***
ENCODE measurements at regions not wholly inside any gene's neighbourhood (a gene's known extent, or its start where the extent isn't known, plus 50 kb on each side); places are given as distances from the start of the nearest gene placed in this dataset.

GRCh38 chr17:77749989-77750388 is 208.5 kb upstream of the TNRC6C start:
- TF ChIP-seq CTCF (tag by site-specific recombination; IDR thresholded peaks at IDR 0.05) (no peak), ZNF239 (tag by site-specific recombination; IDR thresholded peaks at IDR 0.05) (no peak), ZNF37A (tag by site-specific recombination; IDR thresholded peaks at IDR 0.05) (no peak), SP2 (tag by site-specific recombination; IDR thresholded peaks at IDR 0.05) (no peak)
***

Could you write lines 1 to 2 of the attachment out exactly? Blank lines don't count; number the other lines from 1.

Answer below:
ENCODE measurements at regions not wholly inside any gene's neighbourhood (a gene's known extent, or its start where the extent isn't known, plus 50 kb on each side); places are given as distances from the start of the nearest gene placed in this dataset.

GRCh38 chr17:77749989-77750388 is 208.5 kb upstream of the TNRC6C start: